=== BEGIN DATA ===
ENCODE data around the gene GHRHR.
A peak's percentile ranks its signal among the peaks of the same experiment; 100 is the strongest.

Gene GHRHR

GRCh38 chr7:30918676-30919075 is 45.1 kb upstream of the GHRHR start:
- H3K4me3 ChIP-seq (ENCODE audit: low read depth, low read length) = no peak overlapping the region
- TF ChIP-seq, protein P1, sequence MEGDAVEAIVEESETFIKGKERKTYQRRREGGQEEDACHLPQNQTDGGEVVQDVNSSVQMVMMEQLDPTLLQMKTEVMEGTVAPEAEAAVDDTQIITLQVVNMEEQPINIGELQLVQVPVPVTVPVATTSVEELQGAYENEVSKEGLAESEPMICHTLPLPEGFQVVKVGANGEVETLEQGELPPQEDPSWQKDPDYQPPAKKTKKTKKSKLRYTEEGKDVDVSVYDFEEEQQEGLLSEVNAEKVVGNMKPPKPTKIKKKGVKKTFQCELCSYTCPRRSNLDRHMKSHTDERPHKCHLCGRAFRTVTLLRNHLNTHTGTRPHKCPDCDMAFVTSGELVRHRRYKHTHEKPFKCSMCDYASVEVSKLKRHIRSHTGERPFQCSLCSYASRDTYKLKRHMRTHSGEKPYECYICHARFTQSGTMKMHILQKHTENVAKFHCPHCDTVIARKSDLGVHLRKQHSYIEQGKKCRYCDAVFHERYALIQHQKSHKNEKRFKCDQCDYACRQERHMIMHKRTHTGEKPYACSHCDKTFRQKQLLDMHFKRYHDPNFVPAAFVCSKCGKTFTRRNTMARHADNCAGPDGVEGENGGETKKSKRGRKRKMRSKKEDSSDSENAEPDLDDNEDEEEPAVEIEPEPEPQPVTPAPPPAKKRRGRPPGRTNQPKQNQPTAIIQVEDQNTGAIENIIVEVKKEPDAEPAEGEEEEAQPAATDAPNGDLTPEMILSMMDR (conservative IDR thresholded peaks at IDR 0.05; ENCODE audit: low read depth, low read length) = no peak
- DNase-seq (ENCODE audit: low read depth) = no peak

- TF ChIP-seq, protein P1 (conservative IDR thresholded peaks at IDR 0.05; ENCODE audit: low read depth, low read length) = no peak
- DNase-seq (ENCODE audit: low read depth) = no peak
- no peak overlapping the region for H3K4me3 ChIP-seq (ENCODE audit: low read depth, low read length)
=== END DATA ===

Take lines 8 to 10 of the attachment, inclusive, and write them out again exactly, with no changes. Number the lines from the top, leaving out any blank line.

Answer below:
- TF ChIP-seq, protein P1 (conservative IDR thresholded peaks at IDR 0.05; ENCODE audit: low read depth, low read length) = no peak
- DNase-seq (ENCODE audit: low read depth) = no peak
- no peak overlapping the region for H3K4me3 ChIP-seq (ENCODE audit: low read depth, low read length)